The 2010 Pharmacy Practice Model Initiative (PPMI) challenged health systems to maximize the quality and safety roles of the pharmacist in direct patient care.1 Specifically, PPMI recommendation E4e recognizes that expansion of pharmacy technician roles is essential to this process. Other key guidance documents—including the Pharmacy Technician Initiative (PTI),2 the American Society of Health-System Pharmacists (ASHP) 2015 Strategic Plan,3 and the Pharmacy Technician Certification Board (PTCB) CREST Summit Proceedings4—support this thesis.
The expansion of pharmacy technician roles must be performed in accordance with applicable laws and regulations and with the caveat that technicians perform only tasks that do not require the judgment of a pharmacist and do so under the supervision of a licensed pharmacist.1,5 Developing and expanding specialized technician roles facilitates and supports pharmacists in providing quality, safe patient care.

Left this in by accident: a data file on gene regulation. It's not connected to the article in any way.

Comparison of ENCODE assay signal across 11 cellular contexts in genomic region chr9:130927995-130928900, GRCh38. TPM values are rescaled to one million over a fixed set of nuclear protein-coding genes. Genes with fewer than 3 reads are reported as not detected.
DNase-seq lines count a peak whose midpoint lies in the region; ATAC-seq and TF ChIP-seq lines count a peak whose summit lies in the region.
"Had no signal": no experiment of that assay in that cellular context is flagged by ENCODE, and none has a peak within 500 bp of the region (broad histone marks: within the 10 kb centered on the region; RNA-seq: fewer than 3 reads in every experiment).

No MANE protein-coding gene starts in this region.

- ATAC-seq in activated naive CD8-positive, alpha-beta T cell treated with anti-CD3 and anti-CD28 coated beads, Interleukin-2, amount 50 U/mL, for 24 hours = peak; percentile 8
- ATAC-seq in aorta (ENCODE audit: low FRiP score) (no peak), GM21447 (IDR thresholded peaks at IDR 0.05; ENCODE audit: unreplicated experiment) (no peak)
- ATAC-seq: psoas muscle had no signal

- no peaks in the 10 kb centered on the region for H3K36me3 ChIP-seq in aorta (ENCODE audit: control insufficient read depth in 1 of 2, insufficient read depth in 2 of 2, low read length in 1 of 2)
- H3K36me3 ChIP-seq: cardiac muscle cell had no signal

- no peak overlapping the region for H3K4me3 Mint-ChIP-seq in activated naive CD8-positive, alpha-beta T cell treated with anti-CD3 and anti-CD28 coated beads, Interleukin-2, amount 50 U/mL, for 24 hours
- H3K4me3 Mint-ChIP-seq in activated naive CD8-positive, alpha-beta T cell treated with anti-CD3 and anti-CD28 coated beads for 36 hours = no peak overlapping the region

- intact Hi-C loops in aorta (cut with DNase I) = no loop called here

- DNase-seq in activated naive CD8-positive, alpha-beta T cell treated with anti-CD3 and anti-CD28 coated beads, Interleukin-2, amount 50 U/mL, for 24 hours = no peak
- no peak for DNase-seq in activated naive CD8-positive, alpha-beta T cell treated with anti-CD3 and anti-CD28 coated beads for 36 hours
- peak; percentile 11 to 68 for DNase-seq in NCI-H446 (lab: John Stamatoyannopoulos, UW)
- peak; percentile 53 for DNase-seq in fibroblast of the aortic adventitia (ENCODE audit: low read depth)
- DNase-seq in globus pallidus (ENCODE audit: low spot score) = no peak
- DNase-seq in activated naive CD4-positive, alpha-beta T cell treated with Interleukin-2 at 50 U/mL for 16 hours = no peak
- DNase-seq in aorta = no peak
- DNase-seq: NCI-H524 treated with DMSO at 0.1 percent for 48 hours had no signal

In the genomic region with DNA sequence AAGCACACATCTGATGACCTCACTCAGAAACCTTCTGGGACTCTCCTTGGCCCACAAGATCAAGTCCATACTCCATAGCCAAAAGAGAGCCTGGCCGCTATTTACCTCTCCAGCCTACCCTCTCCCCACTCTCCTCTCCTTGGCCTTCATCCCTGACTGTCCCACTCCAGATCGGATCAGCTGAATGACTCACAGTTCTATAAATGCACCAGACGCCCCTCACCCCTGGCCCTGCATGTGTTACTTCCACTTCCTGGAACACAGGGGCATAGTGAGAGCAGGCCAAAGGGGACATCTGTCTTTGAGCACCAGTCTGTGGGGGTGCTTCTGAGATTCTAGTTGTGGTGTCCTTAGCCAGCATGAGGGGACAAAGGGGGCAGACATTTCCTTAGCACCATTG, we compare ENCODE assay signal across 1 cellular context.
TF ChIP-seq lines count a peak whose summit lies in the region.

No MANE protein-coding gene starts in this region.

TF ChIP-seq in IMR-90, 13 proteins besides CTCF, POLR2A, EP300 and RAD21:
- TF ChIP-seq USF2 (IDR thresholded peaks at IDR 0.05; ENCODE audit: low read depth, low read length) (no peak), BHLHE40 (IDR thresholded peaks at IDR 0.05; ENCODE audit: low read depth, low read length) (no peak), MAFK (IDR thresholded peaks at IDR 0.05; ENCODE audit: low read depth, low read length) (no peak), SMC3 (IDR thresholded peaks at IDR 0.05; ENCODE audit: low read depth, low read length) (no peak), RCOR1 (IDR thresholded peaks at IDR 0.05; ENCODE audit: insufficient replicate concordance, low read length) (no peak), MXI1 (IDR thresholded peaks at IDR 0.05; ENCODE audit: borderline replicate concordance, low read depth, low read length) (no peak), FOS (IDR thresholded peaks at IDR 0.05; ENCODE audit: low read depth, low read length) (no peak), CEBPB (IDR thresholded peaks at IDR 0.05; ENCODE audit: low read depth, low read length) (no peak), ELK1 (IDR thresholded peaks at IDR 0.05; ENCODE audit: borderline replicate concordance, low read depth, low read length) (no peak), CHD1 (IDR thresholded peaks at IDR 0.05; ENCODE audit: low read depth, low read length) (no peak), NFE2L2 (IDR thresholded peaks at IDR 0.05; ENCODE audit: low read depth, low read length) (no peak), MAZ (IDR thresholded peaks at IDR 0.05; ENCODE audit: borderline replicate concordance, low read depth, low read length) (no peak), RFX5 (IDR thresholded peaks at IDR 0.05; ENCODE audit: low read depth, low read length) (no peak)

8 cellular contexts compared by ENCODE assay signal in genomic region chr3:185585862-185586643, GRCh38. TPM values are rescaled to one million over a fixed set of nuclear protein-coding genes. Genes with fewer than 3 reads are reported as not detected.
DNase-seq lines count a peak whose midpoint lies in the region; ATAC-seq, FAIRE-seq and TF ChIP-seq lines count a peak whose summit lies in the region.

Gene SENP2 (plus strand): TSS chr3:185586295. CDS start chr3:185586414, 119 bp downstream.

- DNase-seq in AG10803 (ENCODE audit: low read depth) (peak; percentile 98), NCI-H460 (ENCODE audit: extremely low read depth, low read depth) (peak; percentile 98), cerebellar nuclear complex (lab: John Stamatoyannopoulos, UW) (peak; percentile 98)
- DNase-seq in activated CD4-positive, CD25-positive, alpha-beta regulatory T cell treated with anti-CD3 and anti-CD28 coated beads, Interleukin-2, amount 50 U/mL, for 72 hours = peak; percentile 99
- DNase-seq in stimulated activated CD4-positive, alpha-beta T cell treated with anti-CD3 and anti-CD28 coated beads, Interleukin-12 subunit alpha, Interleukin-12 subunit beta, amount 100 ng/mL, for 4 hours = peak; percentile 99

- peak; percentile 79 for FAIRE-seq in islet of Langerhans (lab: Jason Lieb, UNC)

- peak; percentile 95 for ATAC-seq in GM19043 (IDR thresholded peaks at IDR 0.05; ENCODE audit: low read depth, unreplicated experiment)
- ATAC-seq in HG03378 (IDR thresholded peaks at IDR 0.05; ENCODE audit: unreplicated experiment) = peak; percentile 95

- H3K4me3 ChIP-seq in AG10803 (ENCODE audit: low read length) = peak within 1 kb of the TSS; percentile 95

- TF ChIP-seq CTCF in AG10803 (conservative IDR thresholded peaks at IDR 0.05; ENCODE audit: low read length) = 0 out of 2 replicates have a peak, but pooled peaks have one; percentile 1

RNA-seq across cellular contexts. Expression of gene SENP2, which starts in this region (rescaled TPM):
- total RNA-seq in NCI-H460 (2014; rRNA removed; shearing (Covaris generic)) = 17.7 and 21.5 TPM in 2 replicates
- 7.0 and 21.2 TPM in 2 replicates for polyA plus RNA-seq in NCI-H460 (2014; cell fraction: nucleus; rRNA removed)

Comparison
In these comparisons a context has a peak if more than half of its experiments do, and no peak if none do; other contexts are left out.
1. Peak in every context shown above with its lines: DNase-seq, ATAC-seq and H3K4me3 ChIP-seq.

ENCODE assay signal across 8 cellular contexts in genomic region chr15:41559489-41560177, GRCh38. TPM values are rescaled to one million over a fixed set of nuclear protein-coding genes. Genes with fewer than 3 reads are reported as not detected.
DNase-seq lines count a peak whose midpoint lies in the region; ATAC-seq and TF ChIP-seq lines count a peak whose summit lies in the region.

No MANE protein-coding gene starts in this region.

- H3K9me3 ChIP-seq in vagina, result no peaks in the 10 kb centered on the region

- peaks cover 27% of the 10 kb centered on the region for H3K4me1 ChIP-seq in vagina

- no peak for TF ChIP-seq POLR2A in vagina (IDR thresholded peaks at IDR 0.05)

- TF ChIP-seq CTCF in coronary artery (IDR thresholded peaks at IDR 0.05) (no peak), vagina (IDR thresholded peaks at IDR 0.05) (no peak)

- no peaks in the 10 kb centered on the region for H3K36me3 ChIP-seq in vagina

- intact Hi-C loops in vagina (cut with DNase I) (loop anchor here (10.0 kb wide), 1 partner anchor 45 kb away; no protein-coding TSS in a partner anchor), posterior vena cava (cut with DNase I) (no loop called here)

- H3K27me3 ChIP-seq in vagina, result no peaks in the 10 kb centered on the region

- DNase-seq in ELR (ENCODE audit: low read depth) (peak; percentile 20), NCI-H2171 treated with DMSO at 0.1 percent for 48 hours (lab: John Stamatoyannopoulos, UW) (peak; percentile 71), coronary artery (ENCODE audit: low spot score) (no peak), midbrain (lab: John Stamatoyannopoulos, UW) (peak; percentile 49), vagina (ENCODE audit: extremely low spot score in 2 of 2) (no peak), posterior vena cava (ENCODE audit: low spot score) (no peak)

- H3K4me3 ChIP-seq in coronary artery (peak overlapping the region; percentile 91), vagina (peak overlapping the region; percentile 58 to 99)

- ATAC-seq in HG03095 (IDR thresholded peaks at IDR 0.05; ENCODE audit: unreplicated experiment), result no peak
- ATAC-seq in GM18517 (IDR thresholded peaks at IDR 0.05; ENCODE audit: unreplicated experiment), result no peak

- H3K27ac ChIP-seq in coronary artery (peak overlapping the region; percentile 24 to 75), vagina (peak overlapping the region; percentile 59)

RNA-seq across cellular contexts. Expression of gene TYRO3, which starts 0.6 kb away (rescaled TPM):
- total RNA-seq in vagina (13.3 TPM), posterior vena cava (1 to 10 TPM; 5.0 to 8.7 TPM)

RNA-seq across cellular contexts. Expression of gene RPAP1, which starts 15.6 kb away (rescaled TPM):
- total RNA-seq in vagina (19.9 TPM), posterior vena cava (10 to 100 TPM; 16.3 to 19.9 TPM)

Cedars-Sinai Medical Center (CSMC), an 886-bed acute, tertiary care teaching hospital in Los Angeles, California, is a level 1 trauma center and comprehensive stroke center that supports patient care, research, teaching, and community service. Clinical programs range from primary care to the treatment and research of heart disease, cancer, brain disorders, and solid organ transplant. The pharmacy department provides decentralized clinical pharmacy services with support from the central, research, and outpatient pharmacy service areas. Pharmacists and pharmacy technicians are actively involved in transitions of care initiatives. CSMC has made it a priority to facilitate technicians performing to the top of their licenses and, thus, has developed multiple specialized roles for its technicians.
How It Works
The pharmacist and pharmacy technician work as a team to support optimal patient care outcomes. As pharmacist roles have expanded from traditional to non-traditional areas, so have the roles of technicians. Specialized technician support assists in expanding and maintaining a high level of pharmacy services.
The ideal candidate for a specialty technician role is one who has completed an ASHP-accredited training program, has successfully passed PTCB certification, and has previous pharmacy technician experience. Desirable attributes for all specialty pharmacy positions include: